Thread: What is "space" in the statistical descriptions used in cosmology?

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What is "space" in the statistical descriptions used in cosmology?

When astronomers speak of distributions like the distribution of hydrogen atoms "in space", what mathematical model of space are they using?

For example, astrological data based on receiving electromagnetic waves is out of date by the time it reaches earth. So if I an astronomer wishes to do statistics about the distribution of something "in space", what convention is used to account for this? Does the astronomer predict what conditions in the rest of the universe will be at the current local time on earth and used 3-D Euclidean space as the model? Or does the astronomer consider a distribution of something "in space" to include things that existed at times in our past? Or is something fancier done, based on the model of 4-D spacetime?

2. Astronomical data. ;-)
The space in the ΛCDM model of the expanding universe is a set of coordinates that expands on a timescale measured by comoving clocks. So the distance to a faraway object can be given in various ways, such as its distance when its emitted light is received on Earth, or its distance when that light was emitted.

Grant Hutchison

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Most of the work I did (some time ago!) would just pick a useful definition of space and make sure it was obvious in the analysis we did. Essentially there was no one answer - you selected the appropriate measure such that the observable was static or quasi-static and not too sparse to draw conclusions from. It was always a trade-off.

So you could correct for expansion, path taken, evolution, look at temporal variations by adjusting for distance etc - or you could look at a constrained area where you could ignore these factors for the data you were interested in. Or some combination of some or all of these (and other corrections). It all depended what you were looking for and the trade-off between the degree of accuracy of the measurement vs the amount of data you needed to get a good answer.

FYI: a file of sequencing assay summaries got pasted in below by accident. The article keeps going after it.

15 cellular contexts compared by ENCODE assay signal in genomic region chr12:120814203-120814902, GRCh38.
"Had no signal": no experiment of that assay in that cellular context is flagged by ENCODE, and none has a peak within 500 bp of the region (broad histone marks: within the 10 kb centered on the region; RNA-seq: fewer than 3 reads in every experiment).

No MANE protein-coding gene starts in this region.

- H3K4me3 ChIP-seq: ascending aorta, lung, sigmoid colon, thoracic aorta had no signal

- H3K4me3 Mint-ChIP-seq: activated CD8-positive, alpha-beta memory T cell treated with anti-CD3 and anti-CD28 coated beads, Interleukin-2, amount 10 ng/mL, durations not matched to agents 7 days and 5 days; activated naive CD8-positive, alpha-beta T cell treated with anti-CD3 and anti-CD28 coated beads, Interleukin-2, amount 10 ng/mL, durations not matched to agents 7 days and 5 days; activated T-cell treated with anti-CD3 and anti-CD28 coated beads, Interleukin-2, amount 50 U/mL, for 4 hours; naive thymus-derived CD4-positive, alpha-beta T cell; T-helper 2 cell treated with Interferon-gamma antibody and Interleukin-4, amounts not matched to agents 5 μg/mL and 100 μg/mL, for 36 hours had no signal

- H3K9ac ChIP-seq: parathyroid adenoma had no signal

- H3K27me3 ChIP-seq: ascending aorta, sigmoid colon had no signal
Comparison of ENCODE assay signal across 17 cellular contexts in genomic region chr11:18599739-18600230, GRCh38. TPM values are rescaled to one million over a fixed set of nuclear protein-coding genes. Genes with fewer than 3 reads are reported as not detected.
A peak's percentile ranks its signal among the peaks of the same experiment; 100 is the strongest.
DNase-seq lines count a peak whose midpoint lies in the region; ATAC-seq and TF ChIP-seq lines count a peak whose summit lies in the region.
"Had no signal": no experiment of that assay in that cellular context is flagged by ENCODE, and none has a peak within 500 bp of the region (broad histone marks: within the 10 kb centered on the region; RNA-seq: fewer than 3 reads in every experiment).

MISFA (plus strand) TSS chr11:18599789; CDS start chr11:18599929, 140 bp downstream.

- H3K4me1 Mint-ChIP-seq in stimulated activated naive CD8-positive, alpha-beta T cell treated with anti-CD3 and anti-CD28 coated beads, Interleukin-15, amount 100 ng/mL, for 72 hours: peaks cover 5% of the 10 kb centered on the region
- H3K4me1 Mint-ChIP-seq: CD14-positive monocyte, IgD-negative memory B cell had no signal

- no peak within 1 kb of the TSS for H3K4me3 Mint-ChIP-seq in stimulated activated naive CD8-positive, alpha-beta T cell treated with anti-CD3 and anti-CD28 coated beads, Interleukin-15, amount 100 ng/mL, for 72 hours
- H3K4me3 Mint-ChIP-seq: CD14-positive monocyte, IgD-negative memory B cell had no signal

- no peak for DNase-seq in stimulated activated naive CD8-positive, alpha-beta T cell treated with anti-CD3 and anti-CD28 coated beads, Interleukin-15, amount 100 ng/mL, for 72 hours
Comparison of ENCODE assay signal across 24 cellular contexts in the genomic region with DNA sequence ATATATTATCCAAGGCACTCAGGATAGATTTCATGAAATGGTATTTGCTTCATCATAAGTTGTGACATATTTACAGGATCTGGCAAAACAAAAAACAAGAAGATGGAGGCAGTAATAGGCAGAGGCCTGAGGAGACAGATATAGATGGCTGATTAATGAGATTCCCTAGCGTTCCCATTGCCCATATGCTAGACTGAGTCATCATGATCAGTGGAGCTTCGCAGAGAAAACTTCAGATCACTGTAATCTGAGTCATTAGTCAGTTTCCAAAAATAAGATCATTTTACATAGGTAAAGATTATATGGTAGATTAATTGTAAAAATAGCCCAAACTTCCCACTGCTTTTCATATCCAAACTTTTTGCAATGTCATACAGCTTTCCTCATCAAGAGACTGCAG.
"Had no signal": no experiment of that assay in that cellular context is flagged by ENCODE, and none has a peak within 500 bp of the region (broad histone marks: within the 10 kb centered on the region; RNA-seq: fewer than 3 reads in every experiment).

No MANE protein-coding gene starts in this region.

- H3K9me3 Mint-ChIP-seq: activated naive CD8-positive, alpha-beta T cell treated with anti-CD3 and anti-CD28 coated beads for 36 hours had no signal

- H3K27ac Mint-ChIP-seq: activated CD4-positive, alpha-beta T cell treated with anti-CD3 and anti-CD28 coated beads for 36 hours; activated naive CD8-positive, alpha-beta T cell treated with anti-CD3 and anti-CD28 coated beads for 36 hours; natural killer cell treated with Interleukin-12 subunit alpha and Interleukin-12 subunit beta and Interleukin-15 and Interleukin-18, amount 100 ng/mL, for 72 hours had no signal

Sorry, that is the classical "Depends" answer. But the truth is ... it depends.

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Originally Posted by grant hutchison
Astronomical data. ;-)
Yes! - not "astrological".

The space in the ΛCDM model of the expanding universe is a set of coordinates that expands on a timescale measured by comoving clocks.
An interesting quote from https://en.wikipedia.org/wiki/Lambda-CDM_model

The model includes an expansion of metric space that is well documented ...
Although this expansion increases the distance between objects that are not under shared gravitational influence, it does not increase the size of the objects (e.g. galaxies) in space.
So any measure of a volume in the lambda-CDM model of space must consider how mass affects that volume?

5. Originally Posted by tashirosgt
Yes! - not "astrological".

An interesting quote from https://en.wikipedia.org/wiki/Lambda-CDM_model

So any measure of a volume in the lambda-CDM model of space must consider how mass affects that volume?
Well, the accelerating expansion of the Universe actually does change the size of "objects in space". The greater the acceleration, the greater the effect, until we reach a hypothetical Big Rip scenario. It's a small effect at present, but you are very slightly taller in a Universe with an increasing rate of expansion than you would be in a Universe with a constant rate of expansion. (See the classic Lineweaver & Davis article from Scientific American for more on that topic.)
What's happening is that expanding space effectively "slides out from under" objects that are held together by gravitational or electromagnetic forces, not that these objects prevent space from expanding locally.
But globally, of course, the average mass density of the Universe is one of the parameters that determines the value of the Hubble parameter (a measure of the expansion rate).

Grant Hutchison

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